April 15, 2021
TWO strangers united in grief yesterday while testifying about the fate of their spouses during a Coroner's Court inquest into the presumed deaths of people reported missing after Hurricane Dorian.
Jason Farquharson said he searched seven days for his wife before learning that storm surges destroyed her house balcony and plunged her into the sea.
Tervilla Caintil, meanwhile, broke into tears and said she walked among dead bodies in the Pigeon Peas before finding the lifeless body of her husband, Emmanuel Caintil.
Nineteen months after the monster storm struck Abaco and Grand Bahama, the long-awaited inquest is an effort to answer questions about the circumstances surrounding the presumed deaths of at least 34 missing people and to bring some official closure to family members concerning their deaths.
When Hurricane Dorian struck the Bahamas in September 2019, Mr Farquharson lived in New Providence while his wife, Kathleen, lived with her son in Abaco.
Mr Farquharson said he couldn’t reach his wife on September 1, 2019 and didn’t reach anyone from Abaco until they arrived to New Providence seven days later.
He said his stepson, Kahlel Smith, 19, eventually contacted his brother-in-law, who later informed him that his wife “did not make it”.
Recounting the story as told to him by Mr Smith, Mr Farquharson said when his wife and stepson opened the door of their home to people seeking shelter, the wind tore down the door hinges and blew the door away.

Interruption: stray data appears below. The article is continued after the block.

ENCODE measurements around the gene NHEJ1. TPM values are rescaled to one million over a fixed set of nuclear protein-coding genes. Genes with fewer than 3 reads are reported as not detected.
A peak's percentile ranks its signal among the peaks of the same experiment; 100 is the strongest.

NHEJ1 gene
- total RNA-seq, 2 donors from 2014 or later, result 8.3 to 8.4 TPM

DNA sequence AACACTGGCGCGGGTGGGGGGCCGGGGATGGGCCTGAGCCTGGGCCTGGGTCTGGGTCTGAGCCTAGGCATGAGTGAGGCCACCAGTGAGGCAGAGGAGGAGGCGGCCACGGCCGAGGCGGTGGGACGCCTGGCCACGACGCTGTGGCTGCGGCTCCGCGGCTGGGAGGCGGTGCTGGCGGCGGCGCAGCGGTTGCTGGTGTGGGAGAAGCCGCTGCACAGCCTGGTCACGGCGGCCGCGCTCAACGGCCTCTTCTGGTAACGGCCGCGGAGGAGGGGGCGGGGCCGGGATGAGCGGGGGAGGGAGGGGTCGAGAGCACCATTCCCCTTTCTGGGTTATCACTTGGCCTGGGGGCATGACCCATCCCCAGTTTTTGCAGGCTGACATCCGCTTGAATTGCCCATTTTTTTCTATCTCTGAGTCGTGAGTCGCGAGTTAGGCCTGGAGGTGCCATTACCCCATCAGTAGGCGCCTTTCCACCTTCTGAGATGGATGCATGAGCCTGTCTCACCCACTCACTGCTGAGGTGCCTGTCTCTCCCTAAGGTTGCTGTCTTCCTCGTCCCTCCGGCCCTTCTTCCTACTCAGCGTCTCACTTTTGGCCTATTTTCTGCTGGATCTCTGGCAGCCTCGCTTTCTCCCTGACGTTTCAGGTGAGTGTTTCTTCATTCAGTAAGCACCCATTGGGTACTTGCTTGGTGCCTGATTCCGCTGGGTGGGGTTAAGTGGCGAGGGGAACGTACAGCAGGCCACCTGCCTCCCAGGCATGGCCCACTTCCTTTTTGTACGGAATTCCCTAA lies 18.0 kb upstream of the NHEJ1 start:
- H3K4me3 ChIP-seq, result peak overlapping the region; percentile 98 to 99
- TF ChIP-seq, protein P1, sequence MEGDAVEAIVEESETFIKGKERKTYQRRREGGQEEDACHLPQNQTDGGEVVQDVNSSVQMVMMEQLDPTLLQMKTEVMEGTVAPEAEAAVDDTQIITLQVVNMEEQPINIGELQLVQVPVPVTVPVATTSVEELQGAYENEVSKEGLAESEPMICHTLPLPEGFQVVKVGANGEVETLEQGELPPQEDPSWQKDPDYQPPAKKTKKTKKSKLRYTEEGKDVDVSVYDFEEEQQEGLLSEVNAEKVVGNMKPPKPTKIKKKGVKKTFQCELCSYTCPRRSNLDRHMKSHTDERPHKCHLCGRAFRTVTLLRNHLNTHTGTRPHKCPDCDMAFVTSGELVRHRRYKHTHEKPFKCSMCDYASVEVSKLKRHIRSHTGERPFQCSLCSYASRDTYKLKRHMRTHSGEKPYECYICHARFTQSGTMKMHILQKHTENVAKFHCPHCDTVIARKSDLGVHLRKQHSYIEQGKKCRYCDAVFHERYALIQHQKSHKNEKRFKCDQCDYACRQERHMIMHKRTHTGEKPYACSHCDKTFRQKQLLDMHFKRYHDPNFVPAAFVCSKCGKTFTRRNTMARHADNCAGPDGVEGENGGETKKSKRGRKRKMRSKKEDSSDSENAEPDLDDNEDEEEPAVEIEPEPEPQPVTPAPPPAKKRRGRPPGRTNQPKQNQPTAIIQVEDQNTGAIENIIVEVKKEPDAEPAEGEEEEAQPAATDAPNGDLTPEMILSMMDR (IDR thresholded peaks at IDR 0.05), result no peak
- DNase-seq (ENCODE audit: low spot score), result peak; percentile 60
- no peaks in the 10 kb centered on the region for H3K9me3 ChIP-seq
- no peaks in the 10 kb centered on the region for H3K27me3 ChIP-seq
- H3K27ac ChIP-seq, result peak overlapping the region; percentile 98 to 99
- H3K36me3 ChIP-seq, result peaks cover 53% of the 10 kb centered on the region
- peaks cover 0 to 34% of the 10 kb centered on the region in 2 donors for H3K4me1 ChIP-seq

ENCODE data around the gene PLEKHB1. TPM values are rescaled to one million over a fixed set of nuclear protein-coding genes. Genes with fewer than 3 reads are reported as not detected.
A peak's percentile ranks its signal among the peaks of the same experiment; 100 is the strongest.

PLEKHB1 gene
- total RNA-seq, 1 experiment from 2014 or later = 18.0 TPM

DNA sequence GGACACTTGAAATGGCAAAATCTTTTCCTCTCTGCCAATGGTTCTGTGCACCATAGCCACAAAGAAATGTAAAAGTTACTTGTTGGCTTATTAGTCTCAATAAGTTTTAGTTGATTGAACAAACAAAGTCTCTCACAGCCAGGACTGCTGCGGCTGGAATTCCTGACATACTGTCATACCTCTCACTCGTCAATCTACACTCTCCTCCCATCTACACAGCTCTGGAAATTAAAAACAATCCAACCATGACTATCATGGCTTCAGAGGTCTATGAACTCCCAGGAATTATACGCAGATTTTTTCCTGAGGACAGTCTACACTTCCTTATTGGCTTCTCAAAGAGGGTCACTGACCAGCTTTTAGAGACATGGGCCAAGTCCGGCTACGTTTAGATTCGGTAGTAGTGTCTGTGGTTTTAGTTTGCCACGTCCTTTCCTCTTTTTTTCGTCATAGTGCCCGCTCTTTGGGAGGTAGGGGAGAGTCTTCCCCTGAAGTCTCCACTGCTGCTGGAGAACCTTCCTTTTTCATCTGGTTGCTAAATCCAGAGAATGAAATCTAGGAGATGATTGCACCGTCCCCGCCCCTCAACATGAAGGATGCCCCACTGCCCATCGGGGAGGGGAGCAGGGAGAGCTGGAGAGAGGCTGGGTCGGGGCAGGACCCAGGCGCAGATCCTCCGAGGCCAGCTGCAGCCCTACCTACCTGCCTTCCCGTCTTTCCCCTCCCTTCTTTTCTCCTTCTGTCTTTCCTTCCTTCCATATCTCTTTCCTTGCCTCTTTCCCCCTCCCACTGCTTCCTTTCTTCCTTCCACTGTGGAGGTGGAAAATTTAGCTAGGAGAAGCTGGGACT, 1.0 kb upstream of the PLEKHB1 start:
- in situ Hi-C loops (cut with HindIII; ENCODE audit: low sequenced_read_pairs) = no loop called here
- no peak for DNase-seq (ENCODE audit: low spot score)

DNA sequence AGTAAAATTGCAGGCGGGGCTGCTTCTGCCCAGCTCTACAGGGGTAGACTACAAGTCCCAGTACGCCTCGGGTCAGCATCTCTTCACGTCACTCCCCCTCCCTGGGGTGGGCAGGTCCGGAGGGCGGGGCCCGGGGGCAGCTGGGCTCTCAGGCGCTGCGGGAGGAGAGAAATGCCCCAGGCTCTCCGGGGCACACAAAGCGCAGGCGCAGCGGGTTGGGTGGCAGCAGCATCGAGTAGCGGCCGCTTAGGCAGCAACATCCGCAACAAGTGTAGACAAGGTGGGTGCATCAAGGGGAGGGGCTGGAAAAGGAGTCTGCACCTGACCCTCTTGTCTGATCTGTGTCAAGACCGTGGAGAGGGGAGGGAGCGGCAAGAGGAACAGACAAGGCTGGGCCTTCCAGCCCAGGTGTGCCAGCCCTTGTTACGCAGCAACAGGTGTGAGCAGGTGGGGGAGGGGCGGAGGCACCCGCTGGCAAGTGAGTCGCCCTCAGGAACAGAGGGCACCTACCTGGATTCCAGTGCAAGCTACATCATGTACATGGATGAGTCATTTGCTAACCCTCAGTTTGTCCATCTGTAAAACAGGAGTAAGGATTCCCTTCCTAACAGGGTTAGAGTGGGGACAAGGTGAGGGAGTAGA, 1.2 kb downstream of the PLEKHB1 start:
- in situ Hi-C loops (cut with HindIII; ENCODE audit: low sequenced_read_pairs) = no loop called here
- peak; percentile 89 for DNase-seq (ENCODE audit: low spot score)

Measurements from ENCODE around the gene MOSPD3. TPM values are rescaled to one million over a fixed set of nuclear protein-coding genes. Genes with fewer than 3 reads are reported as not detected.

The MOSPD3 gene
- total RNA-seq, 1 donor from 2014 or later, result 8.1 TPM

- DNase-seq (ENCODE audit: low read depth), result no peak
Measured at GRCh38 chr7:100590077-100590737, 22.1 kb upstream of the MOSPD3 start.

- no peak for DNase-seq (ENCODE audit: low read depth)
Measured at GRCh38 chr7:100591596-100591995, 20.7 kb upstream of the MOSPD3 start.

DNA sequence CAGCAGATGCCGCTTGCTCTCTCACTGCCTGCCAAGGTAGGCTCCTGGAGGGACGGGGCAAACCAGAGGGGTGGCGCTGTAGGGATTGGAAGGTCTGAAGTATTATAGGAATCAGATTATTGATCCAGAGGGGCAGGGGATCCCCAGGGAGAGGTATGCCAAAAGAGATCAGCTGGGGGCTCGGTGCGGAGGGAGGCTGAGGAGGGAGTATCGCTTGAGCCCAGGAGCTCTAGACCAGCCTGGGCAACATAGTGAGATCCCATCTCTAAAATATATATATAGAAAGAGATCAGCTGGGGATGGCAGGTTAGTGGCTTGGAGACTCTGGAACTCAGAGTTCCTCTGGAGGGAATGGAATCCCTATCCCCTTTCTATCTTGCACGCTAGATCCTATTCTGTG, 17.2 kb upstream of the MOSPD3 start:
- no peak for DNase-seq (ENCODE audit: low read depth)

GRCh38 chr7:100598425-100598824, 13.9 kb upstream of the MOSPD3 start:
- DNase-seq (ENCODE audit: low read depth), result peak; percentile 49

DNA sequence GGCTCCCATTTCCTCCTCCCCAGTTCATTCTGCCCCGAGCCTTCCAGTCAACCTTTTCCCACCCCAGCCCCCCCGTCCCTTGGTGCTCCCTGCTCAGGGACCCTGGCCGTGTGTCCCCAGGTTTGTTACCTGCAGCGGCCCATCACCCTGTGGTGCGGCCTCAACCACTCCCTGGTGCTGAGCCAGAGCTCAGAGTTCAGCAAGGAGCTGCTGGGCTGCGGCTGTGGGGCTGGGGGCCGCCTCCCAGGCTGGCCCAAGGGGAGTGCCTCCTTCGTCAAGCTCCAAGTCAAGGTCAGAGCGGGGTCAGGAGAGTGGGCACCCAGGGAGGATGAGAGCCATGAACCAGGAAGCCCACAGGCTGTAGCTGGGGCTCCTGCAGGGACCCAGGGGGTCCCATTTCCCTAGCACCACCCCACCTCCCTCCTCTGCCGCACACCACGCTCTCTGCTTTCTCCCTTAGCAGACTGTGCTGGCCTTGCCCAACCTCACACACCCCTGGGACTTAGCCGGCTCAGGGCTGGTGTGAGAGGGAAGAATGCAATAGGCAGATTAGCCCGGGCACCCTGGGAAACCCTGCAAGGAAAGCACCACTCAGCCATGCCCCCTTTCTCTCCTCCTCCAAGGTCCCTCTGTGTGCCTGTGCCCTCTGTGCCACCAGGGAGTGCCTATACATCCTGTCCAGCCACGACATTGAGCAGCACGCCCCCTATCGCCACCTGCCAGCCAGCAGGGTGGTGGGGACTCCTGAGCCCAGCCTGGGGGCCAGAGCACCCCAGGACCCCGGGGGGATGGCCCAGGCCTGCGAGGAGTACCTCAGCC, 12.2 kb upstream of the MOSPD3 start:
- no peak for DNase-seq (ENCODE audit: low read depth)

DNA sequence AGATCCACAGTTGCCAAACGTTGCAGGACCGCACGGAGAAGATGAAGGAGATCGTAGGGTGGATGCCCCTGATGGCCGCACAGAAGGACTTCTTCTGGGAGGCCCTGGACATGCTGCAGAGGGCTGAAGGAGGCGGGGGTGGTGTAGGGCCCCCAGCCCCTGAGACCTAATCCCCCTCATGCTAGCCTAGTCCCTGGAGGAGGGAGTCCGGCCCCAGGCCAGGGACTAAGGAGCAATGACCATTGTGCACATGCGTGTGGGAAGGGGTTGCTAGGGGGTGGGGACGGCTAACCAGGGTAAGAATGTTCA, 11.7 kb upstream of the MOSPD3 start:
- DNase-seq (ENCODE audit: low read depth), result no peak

“They tried to block the door entrance but the winds were too strong and they started feeling the roof shaking. He told his mum to put on her tennis (shoes) and they put a blanket around her and they went on the balcony,” he said.
Mr Farquharson said storm surges caused the pair to fall into the water shortly afterwards as the balcony collapsed.
Mr Smith, he said, struggled to remain above the water and eventually clung to a pole on which he blacked out “for a few minutes.”
Upon regaining consciousnesses, Mr Smith saw his mother’s tennis shoes and swam toward her. He tried turning around her body, which was face down in the water, and sought help from people on a nearby boat. When he failed to get their attention, he swam to their boat and remained there until the storm passed. He never saw his mother’s body again.
Mr Farquharson said his wife could not swim. He speculated that she drowned.
Though DNA swabs were taken from Mr Smith, no match was found.
For her part, Mrs Caintil testified that her husband did not heed her warning to evacuate the Pigeon Peas along with her and their son.
She said she left him in the shantytown and went to Murphy Town the day before the storm struck and stayed with her cousin. Her experience there was harrowing, she said, because their house collapsed.
She said she walked among dead people while searching for her husband in the Pigeon Peas the day after the storm.
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News date : 04/15/2021
Category : Hurricane, Accident/Emergency, Court, Tribune Stories